Chapter Two examines one of the more well-known and often celebrated long-term relationships in anthropology between George Hunt and Franz Boas. Savage Kin emphasizes the gendered bias of the Boas and Hunt partnership and questions the assumed status of their publications as "the primary authorities on Kwakwaka'wakw culture and language" (47). The knowledge Hunt sold to Boas relied heavily on the participation of his female relatives, particularly his two marriages to high-ranking Native women: Tsukwani Francine and Lucy Homikanis. Bruchac convincingly shows how both Hunt and Boas's work intentionally marginalized their contributions, yet would have been nearly impossible without them.


Together, Chapters Three and Four highlight the deeply interconnected social relations of Natives and non-Natives participating in early anthropology. In Chapter Three, the relationship between mixed Seneca and Scots/English anthropologist Arthur Parker and his first wife, Abenaki Beulah Tahamont, exemplifies the different ways of embodying Indigenous identity in the early twentieth century, what Bruchac calls "assimilated modernity versus cultural performance" (68). The groundbreaking archaeological discoveries of Parker and Tahamont's daughter, Bertha Yewas Parker – potentially the first professional female Native American archaeologist, and likewise the first professional female Native American ethnologist and archaeologist to work at a major museum – are described in Chapter Four. Bertha Parker worked collaboratively with white archaeologist Mark Harrington and, despite contemporary recognition of her scholarship, her successes were forgotten and much of her research attributed to Harrington in the archives.


Savage Kin also explores how the political goals of Indigenous peoples were inseparable from their relationships with early anthropologists and served as both motivators for continuing and ending partnerships. In Chapter Five, Bruchac writes about Seneca veteran and cultural expert Jesse Cornplanter, who worked closely for many years with the white academic William Fenton. Their relationship ultimately soured over the construction of the Kinzua Dam which would destroy a significant portion of the Seneca homeland. Despite pressure from Seneca peoples who called on Fenton to reciprocate the kinship they had shown to him and his family, Fenton increasingly "deployed his research and his influence as political tools to resist Indigenous sovereignty" (139).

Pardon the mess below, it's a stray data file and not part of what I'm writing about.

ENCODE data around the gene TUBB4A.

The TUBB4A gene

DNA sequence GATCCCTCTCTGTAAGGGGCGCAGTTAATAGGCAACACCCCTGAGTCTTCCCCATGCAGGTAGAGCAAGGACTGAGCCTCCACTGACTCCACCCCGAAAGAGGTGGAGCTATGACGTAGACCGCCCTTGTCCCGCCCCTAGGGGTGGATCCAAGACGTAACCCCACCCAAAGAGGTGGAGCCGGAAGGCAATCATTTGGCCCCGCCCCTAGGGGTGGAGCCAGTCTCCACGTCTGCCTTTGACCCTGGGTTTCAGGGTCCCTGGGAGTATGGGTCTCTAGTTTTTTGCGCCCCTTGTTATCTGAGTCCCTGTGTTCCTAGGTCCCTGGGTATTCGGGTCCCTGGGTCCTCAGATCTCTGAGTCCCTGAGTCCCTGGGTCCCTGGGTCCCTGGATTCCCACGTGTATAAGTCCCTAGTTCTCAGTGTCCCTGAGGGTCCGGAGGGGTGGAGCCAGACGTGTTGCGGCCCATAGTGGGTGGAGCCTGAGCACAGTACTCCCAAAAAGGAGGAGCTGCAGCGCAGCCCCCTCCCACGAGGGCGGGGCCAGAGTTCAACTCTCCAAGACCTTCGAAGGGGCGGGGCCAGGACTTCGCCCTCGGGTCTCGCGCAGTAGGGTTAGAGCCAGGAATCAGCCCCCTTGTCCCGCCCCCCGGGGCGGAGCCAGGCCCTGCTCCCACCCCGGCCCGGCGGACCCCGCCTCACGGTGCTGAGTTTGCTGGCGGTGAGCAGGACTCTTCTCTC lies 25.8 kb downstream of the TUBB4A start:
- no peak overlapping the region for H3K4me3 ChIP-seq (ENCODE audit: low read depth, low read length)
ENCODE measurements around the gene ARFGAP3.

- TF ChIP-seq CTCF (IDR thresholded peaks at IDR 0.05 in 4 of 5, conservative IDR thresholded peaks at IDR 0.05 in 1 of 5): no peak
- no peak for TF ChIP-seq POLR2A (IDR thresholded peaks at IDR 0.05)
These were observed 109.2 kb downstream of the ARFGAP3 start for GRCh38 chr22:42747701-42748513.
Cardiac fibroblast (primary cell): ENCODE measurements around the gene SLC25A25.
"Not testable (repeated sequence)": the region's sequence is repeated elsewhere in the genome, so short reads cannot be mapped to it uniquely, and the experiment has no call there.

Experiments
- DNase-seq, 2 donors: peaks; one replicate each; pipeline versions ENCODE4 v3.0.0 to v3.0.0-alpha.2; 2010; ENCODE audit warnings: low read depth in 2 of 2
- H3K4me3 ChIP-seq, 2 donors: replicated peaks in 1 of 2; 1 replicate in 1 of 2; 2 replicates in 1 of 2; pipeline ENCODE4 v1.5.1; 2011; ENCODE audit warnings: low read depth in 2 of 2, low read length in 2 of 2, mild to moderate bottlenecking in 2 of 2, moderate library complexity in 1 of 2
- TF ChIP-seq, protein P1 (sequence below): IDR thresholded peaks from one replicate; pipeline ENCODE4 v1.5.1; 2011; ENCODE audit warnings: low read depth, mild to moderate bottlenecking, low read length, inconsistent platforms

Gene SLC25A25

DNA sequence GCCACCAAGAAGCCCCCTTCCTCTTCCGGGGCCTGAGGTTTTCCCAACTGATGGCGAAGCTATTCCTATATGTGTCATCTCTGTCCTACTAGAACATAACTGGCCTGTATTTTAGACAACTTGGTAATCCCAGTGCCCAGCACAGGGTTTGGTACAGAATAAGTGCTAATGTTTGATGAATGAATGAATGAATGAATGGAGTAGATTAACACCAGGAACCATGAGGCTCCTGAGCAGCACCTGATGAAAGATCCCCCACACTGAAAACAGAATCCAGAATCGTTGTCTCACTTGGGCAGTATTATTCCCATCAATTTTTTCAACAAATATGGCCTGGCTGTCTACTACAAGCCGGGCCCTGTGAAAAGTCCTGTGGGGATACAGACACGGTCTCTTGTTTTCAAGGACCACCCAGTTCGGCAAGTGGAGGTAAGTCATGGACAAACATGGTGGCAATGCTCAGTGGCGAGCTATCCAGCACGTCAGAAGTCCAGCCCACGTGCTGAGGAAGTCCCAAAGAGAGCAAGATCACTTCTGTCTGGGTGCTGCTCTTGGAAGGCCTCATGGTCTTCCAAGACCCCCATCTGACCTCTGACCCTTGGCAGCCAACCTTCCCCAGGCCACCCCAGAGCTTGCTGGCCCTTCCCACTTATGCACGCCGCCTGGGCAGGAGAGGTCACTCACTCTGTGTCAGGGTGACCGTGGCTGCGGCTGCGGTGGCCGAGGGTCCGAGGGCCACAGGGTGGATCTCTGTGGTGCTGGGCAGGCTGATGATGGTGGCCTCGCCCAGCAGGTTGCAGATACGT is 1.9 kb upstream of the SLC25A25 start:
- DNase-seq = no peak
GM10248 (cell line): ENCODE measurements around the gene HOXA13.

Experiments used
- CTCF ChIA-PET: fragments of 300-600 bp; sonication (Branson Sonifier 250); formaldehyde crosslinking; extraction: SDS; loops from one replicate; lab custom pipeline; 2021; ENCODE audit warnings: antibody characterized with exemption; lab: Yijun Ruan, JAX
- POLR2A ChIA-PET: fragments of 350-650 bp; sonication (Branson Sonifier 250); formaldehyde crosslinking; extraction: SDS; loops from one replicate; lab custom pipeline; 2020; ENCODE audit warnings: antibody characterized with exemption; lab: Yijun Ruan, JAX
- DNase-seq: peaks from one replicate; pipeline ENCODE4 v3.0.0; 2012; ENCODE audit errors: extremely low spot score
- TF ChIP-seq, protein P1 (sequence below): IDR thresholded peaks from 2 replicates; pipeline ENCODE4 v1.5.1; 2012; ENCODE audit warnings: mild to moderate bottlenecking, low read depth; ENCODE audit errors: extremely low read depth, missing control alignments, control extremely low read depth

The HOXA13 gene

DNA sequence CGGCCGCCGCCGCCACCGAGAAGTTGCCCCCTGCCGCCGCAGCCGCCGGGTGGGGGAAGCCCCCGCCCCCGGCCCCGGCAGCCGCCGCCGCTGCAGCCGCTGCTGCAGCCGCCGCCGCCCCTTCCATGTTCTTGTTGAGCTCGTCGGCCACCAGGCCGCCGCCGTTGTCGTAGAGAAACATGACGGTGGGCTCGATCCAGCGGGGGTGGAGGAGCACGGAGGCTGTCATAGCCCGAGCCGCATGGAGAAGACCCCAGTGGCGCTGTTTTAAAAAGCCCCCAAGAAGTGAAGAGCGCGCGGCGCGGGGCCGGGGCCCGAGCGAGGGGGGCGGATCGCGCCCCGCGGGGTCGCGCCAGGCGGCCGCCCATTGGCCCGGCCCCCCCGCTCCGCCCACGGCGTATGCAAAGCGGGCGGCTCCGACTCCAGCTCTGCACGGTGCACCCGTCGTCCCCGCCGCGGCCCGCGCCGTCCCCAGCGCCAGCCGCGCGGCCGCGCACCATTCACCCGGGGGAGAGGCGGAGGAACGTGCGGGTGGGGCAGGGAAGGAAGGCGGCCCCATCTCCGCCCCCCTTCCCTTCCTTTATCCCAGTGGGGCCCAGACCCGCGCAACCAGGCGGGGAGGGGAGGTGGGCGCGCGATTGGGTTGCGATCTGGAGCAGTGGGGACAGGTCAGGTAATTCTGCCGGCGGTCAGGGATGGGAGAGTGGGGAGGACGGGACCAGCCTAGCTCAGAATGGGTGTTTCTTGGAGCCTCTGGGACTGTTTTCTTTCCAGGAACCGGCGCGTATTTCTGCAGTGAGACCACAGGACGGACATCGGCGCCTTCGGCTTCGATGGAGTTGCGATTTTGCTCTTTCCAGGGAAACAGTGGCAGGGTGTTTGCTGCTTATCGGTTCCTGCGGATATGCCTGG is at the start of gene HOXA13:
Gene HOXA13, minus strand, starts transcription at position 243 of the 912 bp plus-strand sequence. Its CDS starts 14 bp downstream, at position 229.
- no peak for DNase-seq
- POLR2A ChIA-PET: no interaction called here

Finally, the relationship between University of Pennsylvania anthropologist Frank Speck and his student and collaborator, Mohegan anthropologist Gladys Tantaquidgeon, while by all evidence one of the more reciprocal partnerships described in the book, nevertheless resulted over time in the same erasures of Indigenous scholarship chronicled throughout Savage Kin. Bruchac shows how the myth of Speck's Indigenous ancestry served to obscure the significant academic work Tantaquidgeon conducted and downplayed the importance of his other Indigenous collaborators.


As a whole, these stories not only emphasize the systematic erasure of Indigenous contributions, but showcase the near-ubiquity of the nonreciprocal and bad-faith relationships early anthropologists practiced with Native culture experts. Even when these collaborations went well, the choice of Native peoples to participate in anthropological knowledge and material-collecting efforts came with difficult questions of how to navigate these relationships while still maintaining ties to their communities of origin. While its academic relevance is clear, this book will be of great interest to Native and non-Native students, teachers, and general audiences alike. Savage Kin successfully showcases the agency and participation of Indigenous peoples in anthropology while never losing sight of the complexities that come with this involvement. Although this book is written about the past, Bruchac makes its contemporary relevance for Indigenous peoples and anthropologists clear in the value of cultural recovery for Native American and First Nations and the hopeful potential of repaired relations. For the discipline of anthropology, moving forward entails looking back – acknowledging wrong relations and questioning the version of North American Indigenous history still circulating in museums and academic writings.


Emily Jean Leischner, University of British Columbia